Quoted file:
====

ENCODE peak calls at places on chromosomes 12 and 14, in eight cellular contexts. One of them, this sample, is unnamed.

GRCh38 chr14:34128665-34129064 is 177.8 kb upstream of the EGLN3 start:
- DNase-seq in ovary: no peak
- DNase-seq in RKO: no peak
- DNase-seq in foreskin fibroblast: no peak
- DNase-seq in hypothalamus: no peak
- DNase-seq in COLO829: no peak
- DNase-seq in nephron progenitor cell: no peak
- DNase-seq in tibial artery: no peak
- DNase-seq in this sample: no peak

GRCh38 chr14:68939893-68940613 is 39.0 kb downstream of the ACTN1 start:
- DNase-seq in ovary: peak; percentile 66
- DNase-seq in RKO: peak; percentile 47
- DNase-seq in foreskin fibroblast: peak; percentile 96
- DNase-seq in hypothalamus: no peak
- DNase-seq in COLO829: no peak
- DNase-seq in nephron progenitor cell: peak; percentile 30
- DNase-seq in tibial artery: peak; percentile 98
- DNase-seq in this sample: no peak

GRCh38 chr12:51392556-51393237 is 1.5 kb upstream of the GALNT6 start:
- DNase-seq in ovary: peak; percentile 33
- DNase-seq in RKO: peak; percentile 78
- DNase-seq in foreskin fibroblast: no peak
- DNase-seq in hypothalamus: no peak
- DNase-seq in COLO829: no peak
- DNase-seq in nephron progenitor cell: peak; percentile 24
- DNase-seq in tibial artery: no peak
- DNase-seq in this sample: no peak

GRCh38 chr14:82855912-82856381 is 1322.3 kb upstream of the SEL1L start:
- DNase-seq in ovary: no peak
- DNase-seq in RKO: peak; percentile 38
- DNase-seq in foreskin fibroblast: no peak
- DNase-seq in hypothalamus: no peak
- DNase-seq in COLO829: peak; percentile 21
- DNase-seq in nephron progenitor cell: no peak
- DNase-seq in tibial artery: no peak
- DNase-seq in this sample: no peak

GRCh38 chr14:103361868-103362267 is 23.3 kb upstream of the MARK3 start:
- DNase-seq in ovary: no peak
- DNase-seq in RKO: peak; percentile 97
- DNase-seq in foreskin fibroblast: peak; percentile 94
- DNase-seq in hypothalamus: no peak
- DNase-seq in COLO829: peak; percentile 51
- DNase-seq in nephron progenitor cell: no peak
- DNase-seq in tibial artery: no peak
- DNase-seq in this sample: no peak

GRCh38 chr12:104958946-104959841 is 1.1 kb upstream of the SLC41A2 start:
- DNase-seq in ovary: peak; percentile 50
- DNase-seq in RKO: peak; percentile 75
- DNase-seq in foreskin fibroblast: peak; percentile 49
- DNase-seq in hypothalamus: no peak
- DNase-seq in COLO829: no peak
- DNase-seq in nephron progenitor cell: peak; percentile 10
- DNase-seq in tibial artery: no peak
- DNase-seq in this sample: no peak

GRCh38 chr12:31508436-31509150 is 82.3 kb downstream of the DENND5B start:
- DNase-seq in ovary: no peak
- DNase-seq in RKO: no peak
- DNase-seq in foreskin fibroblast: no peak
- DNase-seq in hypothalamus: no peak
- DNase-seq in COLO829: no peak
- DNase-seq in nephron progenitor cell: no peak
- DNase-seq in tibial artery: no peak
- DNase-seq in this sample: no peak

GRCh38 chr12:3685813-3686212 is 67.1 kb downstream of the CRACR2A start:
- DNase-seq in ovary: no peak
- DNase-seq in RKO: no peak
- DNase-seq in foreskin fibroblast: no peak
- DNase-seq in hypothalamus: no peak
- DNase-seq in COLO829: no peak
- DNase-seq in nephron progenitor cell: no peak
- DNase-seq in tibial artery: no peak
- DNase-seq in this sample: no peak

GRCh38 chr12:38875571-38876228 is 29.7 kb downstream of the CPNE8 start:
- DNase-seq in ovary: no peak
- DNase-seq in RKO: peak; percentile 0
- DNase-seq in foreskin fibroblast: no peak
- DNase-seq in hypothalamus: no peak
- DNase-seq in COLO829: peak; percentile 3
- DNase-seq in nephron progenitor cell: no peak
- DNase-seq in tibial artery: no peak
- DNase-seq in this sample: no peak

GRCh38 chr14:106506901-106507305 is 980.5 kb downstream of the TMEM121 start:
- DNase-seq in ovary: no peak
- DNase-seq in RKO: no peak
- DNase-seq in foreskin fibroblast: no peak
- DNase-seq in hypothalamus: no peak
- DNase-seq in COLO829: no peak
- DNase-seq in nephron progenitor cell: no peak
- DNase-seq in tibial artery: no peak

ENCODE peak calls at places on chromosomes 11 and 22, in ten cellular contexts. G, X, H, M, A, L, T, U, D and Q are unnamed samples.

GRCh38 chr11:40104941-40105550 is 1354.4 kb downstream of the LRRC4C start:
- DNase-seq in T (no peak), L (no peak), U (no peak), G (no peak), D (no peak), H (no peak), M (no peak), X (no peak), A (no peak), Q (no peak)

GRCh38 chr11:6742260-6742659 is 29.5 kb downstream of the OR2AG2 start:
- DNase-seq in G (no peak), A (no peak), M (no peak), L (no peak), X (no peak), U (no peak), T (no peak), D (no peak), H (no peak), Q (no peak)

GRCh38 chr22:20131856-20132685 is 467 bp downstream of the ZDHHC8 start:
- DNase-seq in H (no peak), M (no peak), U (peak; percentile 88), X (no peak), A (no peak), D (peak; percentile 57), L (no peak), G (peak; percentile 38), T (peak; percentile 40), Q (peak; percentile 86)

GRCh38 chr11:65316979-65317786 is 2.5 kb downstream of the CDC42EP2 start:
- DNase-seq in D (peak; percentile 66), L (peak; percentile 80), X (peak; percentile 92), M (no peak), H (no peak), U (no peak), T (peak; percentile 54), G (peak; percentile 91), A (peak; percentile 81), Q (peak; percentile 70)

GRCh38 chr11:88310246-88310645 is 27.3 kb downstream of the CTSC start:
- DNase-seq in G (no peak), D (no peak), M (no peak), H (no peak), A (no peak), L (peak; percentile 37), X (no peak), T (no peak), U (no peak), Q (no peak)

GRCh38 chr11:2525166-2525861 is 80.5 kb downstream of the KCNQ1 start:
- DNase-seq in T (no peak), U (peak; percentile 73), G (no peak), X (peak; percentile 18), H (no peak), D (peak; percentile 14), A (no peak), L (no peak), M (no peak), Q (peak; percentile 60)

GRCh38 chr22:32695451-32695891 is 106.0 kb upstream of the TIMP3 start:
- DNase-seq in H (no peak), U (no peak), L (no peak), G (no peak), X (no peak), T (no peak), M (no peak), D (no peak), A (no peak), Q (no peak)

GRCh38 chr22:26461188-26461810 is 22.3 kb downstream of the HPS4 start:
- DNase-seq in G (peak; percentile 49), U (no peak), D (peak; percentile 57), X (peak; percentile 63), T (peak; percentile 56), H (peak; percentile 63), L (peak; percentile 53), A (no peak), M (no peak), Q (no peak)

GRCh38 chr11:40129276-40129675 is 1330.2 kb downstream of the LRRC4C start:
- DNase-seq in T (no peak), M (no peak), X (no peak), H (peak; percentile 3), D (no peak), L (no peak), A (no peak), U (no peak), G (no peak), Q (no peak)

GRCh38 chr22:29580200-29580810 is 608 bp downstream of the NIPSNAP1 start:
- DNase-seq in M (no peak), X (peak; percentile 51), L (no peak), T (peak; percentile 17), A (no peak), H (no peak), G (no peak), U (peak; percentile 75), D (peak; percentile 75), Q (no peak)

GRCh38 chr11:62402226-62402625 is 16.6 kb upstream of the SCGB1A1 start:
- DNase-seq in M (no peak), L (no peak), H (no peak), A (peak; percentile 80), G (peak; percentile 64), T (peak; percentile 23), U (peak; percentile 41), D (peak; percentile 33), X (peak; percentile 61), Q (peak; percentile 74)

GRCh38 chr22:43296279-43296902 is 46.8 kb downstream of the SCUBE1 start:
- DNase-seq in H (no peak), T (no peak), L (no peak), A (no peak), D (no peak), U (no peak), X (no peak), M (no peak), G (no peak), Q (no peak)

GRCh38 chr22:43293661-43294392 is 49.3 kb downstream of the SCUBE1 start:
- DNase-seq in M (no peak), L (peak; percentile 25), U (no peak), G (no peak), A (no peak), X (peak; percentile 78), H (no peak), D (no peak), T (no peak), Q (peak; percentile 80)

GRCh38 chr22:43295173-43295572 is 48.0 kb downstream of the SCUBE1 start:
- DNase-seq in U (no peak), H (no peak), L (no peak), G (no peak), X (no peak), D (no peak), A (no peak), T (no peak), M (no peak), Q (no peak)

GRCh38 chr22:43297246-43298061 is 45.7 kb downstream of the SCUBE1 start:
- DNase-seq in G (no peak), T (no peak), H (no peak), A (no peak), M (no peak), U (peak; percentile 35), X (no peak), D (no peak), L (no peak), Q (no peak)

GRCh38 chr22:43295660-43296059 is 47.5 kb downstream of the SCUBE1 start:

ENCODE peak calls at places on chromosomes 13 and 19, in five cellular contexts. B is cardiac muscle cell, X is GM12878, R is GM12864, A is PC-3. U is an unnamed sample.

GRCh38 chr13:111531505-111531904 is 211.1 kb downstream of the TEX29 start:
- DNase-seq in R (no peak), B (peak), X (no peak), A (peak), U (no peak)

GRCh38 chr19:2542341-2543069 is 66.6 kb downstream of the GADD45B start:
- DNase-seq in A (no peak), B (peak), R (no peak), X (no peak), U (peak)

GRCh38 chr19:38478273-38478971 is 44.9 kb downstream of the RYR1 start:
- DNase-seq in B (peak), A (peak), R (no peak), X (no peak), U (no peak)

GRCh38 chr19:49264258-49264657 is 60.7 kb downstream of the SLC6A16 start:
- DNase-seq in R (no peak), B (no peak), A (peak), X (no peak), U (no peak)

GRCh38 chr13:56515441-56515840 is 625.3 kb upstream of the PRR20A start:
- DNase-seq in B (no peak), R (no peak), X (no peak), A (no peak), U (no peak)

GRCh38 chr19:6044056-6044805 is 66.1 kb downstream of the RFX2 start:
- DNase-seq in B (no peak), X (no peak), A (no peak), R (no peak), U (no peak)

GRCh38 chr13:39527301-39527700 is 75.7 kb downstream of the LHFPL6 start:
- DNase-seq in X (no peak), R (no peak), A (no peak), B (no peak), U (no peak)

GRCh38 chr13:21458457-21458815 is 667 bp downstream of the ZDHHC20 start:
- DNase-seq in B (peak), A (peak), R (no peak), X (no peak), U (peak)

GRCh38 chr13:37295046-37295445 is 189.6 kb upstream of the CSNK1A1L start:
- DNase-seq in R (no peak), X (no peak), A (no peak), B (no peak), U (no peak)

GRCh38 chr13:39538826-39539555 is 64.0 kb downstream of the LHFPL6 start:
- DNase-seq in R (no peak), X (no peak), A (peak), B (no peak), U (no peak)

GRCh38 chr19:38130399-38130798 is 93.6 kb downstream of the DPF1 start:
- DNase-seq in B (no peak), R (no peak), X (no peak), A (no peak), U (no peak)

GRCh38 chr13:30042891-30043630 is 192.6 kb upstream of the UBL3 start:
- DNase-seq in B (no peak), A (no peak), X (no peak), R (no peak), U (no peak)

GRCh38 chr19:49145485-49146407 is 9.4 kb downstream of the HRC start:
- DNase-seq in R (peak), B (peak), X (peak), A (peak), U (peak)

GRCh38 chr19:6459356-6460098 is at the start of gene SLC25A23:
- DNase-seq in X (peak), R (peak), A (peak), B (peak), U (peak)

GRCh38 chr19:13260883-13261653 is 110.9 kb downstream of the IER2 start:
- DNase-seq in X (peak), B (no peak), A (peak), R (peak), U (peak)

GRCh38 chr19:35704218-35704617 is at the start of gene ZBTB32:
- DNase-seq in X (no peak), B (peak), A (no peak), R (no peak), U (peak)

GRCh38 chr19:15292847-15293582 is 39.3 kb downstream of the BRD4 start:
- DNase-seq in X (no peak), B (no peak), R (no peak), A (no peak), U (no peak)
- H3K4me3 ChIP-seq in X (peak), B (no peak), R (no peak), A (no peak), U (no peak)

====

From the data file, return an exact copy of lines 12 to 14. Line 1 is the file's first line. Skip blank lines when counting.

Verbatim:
- DNase-seq in ovary: peak; percentile 66
- DNase-seq in RKO: peak; percentile 47
- DNase-seq in foreskin fibroblast: peak; percentile 96